December 15, 2004 | David F. Coppedge

Cretaceous Temperature Estimates Point Out Flaws in Climate Models

Nature1 this week described evidence for high temperatures in the Arctic during the Cretaceous that it termed “astounding.”  Based on work by Jenkins et al. that Arctic waters were 15°C, as warm as modern coastal waters off France and Maryland.

For a region blanketed in darkness for half of the year, the Arctic Ocean was astoundingly warm.  It may have been even warmer earlier in the Cretaceous: proxy evidence indicates that the climate had been slowly cooling for nearly 20 million years.  Although astounding, the new estimate of Arctic seawater temperature is not without precedentFossil evidence of the tropical breadfruit tree Artocarpus dicksoni and of champsosaurs, extinct crocodile-like reptiles, has been found in sediments from the high Canadian Arctic dating to the middle Cretaceous (90-100 million years ago).

Did volcanic eruptions increase the global concentrations of carbon dioxide?  Models show levels 3 to 6 times as high as today’s, but even those do not raise Arctic temperatures that high.  But raising levels higher also produces higher temperatures at mid-latitudes, “temperatures that exceed the estimated values using proxy methods and approach the tolerance level of organisms.”  Christopher Poulson (U of Michigan), author of the news item, uses these findings to point out inadequacies in climate models:

Why do simulations of the Cretaceous climate predict polar temperatures that are too cold and Equator-to-pole temperature gradients that are too large?  The solution to the problem may lurk in the climate models themselves.  Attempts have been made to solve it by incorporating the effects of ocean heat transport, stratospheric clouds, ocean passageways, and vegetation.  The result, however, has been only incremental improvements.  Climate models still do an inadequate job of simulating the extreme warmth of a past greenhouse world – a troubling proposition for predictions of a future greenhouse world.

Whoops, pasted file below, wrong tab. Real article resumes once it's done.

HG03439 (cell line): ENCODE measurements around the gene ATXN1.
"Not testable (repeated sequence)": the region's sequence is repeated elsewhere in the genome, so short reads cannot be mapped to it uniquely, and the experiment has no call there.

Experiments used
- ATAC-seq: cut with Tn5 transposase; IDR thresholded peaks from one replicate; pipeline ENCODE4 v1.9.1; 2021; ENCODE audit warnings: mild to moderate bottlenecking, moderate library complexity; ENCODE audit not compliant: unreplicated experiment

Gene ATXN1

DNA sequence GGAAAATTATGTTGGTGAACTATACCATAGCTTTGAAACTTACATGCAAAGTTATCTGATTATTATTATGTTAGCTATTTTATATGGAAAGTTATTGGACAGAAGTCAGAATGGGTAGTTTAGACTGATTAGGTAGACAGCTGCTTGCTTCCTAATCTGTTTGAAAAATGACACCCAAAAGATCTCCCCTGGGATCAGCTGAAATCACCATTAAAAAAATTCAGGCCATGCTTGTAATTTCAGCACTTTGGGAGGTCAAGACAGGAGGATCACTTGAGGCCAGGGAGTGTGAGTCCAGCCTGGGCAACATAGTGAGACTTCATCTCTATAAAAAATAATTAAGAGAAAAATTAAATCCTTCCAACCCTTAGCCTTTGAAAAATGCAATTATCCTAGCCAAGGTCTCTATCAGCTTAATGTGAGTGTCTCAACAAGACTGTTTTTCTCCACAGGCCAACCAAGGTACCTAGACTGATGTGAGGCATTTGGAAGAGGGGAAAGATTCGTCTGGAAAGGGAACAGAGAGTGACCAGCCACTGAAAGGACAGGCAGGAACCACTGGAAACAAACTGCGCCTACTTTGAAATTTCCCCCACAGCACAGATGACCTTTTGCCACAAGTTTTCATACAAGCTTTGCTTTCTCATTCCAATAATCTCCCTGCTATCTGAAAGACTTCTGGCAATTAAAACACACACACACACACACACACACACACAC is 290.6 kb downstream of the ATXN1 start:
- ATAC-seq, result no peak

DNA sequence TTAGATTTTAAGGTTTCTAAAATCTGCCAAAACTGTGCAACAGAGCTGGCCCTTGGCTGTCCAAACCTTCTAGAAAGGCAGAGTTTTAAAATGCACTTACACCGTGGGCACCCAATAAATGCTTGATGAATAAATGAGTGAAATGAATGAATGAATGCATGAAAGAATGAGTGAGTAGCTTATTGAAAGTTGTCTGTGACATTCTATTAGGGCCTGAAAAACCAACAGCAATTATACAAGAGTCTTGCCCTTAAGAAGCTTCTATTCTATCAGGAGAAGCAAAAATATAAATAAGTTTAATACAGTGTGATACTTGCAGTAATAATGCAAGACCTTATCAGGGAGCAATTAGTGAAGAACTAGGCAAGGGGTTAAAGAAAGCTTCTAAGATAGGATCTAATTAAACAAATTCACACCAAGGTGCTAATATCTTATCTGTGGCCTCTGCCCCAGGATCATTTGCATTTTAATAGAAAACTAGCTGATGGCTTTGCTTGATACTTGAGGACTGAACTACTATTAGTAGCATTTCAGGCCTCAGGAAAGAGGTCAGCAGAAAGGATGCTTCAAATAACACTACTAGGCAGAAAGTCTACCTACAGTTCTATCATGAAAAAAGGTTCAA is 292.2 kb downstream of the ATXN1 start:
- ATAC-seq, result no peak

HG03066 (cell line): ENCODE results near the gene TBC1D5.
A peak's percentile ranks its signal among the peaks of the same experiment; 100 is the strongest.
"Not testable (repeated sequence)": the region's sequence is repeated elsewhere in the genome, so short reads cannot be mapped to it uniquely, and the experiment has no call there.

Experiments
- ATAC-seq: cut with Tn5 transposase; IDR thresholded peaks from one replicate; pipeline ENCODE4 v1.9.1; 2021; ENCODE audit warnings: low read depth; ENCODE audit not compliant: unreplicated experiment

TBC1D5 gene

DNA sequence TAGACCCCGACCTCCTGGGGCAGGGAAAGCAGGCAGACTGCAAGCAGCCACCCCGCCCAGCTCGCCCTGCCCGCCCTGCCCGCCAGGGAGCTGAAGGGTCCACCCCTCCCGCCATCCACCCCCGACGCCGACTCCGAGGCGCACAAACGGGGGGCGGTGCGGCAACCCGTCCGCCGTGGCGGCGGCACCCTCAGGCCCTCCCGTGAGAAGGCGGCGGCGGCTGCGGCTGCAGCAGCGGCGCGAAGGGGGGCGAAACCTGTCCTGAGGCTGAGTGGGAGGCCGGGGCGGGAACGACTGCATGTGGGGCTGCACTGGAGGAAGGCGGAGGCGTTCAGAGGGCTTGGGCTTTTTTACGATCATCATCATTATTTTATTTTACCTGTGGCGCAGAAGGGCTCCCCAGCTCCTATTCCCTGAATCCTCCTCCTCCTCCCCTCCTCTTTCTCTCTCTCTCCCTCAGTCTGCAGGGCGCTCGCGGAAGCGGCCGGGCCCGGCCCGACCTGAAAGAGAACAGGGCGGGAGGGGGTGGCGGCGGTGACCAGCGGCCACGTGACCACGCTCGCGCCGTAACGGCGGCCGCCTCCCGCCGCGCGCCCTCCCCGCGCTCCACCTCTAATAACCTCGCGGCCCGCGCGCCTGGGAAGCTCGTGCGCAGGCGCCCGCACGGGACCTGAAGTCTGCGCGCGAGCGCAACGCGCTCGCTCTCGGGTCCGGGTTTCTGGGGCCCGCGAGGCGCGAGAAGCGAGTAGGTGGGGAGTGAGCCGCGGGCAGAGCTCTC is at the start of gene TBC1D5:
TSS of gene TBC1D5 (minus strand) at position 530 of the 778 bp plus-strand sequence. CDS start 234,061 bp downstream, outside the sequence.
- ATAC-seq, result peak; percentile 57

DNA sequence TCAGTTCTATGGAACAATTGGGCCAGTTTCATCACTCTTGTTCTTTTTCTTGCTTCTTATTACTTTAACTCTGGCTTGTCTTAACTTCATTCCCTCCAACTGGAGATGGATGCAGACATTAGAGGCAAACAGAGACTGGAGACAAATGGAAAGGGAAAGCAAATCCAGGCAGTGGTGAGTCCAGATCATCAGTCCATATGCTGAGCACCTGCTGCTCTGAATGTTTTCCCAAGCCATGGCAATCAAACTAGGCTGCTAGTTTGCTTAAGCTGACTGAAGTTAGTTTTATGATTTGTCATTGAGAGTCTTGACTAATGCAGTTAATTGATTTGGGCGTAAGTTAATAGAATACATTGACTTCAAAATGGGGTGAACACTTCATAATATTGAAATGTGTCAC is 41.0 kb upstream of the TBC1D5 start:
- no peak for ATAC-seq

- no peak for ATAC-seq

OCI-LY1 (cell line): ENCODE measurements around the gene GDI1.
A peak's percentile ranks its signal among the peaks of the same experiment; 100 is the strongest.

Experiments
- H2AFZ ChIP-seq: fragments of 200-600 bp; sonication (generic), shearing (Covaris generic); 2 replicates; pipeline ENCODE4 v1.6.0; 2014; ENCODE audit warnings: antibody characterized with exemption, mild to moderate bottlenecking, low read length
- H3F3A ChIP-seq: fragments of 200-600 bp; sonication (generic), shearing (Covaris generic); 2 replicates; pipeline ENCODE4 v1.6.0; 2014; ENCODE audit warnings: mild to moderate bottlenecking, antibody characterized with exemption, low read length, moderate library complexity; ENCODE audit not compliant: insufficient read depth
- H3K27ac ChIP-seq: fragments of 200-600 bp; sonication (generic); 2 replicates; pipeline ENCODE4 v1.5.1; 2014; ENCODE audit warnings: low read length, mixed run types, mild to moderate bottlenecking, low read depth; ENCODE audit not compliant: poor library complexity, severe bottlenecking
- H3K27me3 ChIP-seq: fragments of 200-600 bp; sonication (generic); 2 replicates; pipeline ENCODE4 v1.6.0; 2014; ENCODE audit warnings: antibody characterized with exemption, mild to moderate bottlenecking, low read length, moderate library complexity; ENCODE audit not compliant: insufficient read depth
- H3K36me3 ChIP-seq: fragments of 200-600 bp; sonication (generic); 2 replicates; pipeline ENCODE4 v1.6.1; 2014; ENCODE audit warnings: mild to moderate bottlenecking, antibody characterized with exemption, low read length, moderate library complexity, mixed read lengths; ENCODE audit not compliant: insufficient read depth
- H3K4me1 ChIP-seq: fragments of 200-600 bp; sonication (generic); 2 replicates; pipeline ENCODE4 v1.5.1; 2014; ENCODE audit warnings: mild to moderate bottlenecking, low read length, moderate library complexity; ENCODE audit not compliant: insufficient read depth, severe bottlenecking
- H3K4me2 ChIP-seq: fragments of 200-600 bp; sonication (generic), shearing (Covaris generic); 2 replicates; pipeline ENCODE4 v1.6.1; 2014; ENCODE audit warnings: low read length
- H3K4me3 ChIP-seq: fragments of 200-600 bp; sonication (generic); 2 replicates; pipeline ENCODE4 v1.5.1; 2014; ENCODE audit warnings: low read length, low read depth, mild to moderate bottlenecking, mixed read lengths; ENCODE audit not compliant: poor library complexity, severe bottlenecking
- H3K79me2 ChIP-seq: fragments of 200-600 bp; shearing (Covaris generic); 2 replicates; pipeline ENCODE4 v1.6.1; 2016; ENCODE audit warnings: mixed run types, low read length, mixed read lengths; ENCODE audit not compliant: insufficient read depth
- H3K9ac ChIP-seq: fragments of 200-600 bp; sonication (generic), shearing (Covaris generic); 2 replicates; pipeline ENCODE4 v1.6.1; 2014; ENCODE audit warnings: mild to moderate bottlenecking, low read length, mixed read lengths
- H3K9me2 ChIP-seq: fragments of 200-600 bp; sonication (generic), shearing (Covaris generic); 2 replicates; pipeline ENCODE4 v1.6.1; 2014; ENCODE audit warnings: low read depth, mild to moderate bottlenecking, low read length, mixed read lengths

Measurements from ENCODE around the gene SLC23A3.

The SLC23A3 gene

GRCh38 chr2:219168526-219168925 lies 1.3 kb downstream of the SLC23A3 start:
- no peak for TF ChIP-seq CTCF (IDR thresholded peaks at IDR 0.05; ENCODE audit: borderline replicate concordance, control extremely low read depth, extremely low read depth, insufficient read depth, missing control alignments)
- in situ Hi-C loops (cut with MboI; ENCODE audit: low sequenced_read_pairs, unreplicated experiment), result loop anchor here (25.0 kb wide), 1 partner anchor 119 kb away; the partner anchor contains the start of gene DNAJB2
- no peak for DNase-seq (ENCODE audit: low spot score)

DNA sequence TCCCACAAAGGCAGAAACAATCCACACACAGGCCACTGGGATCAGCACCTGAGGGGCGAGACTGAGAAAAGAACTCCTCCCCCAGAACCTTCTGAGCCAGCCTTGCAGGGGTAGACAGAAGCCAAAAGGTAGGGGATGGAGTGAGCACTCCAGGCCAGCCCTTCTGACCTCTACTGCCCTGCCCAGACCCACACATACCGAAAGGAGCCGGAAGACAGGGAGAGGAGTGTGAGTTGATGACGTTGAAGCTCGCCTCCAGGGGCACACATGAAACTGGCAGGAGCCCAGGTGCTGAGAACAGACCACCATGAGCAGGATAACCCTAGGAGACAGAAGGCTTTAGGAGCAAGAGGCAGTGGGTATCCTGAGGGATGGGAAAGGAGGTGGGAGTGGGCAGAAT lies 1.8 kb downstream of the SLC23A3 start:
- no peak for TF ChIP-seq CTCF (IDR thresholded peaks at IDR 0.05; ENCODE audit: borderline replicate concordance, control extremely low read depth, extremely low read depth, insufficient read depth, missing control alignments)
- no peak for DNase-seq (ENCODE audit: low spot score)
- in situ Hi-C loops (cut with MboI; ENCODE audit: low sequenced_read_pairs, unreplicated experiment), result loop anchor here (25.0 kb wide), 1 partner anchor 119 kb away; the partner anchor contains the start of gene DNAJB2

1Christopher Poulson, “Paleoclimate: A balmy Arctic,” Nature 432, 814 – 815 (16 December 2004); doi:10.1038/432814a.

Yet National Geographic in the September 2004 issue made the case that global warming was absolutely, certainly happening without a doubt, and only the ignorant or politically motivated would deny it.  Is this additional evidence that NG cannot be trusted in its science reporting? (see 10/24/2004 headline).  We all know that aliens cause global warming, anyway (see 12/27/2003 editorial).
    This article points out that models, age estimates and the evolutionary stories that go with them are spotty, inexact and uncertain, to use Poulson’s descriptions of past Cretaceous climate evidence.  How, therefore, can anything they say about the past or future be swallowed so uncritically by science news reporters?  They weren’t there, and they don’t know.
    Finding breadfruit tree fossils and other temperate and tropical plants (08/16/2004) and animals, including dinosaurs (03/29/2004) near both poles tells us something: the world was very different sometime in the past.  How could the poles get warm without the equator being too scalding for life?  It would seem there was a mechanism to moderate the global temperature like a mild greenhouse.  Maybe this will cause a rethink of theories of a pre-Flood global canopy; such models should get a hearing in the light of the failures of evolutionary modeling.  Let’s reconsider all those millions of years while we’re at it.

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Categories: Dinosaurs, Fossils

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